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Coefficient of friction aluminium on aluminium

  1. Mar 2, 2013 #1
    Hello I'm new here and to be quite honest not sure if I'm posting this in the right section, so apologies up front if I have this wrong.
    Basically I was wondering if anyone has any idea on why the dynamic coefficient of friction for aluminium on aluminum is greater than the static coefficient of friction?
    Values given here http://www.engineershandbook.com/Tables/frictioncoefficients.htm are 1.05-1.3 for static and 1.4 for dynamic.
     
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  3. Mar 2, 2013 #2

    Simon Bridge

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    I'd imagine that different test methods were used.
    Imagine how you would go about verifying these figures.

    Note:
    Al is a soft reactive metal
    in a static test, the two samples would be cold. In a dynamic test the friction would heat the two samples, making them stickier.
    It's similar for some other substances on that list - something makes the surfaces sticker in dynamic friction tests than in static friction tests.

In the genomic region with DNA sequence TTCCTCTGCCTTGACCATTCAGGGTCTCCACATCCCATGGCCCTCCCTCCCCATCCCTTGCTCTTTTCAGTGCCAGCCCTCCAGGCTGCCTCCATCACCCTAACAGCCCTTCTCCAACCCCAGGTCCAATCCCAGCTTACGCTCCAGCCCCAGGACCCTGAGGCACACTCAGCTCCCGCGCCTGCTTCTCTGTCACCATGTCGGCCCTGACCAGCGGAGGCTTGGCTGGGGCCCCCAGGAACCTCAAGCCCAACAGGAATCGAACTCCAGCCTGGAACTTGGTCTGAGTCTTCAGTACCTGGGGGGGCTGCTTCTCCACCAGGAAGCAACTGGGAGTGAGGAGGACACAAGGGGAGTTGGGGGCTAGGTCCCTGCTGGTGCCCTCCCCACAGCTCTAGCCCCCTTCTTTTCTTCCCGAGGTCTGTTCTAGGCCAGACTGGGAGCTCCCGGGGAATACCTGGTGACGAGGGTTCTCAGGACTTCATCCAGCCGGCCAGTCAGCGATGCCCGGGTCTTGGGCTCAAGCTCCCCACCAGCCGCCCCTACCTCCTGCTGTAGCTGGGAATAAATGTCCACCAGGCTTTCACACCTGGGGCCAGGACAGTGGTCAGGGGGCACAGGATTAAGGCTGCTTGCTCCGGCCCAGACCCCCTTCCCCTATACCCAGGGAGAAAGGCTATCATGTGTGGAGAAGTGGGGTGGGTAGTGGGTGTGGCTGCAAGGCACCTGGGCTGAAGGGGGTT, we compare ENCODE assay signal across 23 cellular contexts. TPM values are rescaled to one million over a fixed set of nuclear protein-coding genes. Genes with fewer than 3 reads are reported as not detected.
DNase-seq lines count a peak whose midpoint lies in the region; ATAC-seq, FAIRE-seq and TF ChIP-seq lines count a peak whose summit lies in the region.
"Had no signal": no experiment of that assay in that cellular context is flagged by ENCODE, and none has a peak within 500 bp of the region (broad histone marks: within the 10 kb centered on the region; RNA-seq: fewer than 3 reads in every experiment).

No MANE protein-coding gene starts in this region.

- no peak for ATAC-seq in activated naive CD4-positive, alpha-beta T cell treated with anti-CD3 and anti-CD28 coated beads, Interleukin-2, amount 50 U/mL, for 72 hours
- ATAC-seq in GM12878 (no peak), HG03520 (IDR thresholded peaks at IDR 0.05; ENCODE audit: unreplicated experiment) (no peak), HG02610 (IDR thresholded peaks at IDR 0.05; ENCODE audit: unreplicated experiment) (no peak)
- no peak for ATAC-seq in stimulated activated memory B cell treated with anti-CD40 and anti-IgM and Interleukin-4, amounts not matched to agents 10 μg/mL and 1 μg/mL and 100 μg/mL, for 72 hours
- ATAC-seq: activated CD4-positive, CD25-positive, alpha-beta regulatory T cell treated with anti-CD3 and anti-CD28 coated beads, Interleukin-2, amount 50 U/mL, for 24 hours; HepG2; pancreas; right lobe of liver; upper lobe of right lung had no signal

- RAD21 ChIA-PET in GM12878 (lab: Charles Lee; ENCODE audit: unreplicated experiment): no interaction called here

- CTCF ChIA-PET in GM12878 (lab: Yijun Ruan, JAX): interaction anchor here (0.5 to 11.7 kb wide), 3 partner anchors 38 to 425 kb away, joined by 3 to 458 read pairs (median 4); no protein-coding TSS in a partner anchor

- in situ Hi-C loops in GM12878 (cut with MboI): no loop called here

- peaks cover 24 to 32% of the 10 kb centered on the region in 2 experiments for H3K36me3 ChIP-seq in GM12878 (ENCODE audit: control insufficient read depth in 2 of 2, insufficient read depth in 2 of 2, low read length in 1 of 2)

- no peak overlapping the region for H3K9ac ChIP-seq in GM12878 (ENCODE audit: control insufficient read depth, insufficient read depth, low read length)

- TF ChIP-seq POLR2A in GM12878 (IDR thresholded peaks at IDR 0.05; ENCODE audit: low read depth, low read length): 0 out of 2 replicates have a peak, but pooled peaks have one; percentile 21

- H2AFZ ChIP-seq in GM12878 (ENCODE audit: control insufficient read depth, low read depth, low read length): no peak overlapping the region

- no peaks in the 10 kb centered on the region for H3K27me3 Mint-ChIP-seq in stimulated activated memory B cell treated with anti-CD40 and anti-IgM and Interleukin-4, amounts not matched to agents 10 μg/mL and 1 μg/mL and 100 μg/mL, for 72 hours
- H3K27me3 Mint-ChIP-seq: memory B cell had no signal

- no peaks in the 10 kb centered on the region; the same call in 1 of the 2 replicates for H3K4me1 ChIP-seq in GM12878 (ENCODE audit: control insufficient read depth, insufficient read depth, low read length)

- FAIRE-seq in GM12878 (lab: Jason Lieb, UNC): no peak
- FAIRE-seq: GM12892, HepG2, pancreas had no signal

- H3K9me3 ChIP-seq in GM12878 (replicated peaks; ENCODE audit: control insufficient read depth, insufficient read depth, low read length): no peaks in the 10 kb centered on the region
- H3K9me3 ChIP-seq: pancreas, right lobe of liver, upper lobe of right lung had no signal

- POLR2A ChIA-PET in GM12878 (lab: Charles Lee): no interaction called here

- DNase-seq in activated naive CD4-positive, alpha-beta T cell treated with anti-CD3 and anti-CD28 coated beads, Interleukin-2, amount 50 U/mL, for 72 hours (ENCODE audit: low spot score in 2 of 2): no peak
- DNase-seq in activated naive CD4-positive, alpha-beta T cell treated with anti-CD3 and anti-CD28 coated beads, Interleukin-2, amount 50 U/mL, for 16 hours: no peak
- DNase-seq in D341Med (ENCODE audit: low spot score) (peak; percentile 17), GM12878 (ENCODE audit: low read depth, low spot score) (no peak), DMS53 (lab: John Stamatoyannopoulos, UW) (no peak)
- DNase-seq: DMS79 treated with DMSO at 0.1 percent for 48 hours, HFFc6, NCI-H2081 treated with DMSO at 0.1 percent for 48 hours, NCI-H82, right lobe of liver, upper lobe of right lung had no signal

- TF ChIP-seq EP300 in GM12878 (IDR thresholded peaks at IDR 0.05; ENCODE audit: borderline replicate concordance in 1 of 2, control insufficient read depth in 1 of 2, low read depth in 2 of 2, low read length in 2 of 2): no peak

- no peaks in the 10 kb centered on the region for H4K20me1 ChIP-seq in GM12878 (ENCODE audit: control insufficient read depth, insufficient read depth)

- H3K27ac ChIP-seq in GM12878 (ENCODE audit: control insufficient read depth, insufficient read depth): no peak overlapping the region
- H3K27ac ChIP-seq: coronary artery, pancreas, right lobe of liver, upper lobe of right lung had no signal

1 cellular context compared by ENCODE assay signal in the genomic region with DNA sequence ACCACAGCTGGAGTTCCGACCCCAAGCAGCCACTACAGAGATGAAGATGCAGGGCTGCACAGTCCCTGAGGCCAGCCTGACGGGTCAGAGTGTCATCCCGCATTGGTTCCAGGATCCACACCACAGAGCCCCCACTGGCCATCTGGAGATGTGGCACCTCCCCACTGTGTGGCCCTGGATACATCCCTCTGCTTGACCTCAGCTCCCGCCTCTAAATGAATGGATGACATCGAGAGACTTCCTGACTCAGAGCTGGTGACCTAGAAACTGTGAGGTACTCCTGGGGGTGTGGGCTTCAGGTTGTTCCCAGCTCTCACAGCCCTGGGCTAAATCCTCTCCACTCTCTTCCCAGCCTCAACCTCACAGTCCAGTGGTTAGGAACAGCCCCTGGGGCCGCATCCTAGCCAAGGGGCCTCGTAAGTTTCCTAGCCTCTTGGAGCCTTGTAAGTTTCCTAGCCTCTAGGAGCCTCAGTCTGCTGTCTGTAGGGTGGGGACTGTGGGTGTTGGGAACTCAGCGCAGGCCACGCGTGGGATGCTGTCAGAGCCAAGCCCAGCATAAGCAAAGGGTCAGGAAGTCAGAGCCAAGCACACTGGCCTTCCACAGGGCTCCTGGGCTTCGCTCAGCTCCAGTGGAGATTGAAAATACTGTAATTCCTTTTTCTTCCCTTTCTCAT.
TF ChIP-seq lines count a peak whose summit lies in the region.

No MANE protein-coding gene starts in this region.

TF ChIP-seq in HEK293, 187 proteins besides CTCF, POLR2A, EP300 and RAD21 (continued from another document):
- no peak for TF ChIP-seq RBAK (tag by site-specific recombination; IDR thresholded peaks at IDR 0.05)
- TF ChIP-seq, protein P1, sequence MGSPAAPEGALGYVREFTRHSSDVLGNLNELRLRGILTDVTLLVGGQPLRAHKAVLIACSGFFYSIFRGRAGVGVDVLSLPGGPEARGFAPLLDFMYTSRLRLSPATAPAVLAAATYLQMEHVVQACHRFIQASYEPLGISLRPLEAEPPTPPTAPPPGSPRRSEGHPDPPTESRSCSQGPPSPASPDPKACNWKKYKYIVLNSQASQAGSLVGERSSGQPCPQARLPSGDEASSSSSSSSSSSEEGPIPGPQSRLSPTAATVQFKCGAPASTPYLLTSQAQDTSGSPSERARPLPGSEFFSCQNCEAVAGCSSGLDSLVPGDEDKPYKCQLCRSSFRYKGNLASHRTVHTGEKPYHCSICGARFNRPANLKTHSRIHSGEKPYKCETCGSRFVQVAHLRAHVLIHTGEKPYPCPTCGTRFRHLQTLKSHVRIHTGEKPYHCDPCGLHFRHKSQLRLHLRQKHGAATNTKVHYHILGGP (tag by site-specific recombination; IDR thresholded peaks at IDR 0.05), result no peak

4. Mar 3, 2013 #3
    Thank you for answering my question, this is very helpful, but my thinking on the subject was that surely once you overcome the initial static friction it should be easier to keep an object moving, not become harder. But as you have mentioned I don't know what test methods were used to obtain this value and after a couple of days of searching this is the most logical reason I've come across so again thank you very much.
     
  5. Mar 3, 2013 #4

    Simon Bridge

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    The coefficient does not have to be constant... it may be initially easier, but become harder (or easier) as the situation changes.

    Probably this will be easy to test out for yourself - Al is pretty cheap.
     
  6. Mar 4, 2013 #5
    Thank you for the reply.
     
  7. Mar 4, 2013 #6

    AlephZero

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    My bet would be that "1.4" is a typo for "0.4".

    As you say, for the same conditions it is logically impossible for the dynamic coefficient to be bigger than the static.

    On the other hand, all the data in tables like this is more or less worthless, since it doesn't state the conditions that it applies to.
     
  8. Mar 5, 2013 #7
    I thought that might be the case so i checked multiple sites and they all gave the same value, but I have since spoken to one of my engineering lecturers and at first he was surprised that that the value was even above 1 for the coefficient of static friction and more surprised by the higher dynamic value of coefficient of friction. But he informed me that these values were probably most likely taken from experiments performed under ideal/vacuum conditions and this is what resulted in the higher than normal values for both as friction in a vacuum is greatly increased. He then pointed me towards another site that gave practical values - http://blog.mechguru.com/machine-design/typical-coefficient-of-friction-values-for-common-materials/ [Broken]
     
    Last edited by a moderator: May 6, 2017
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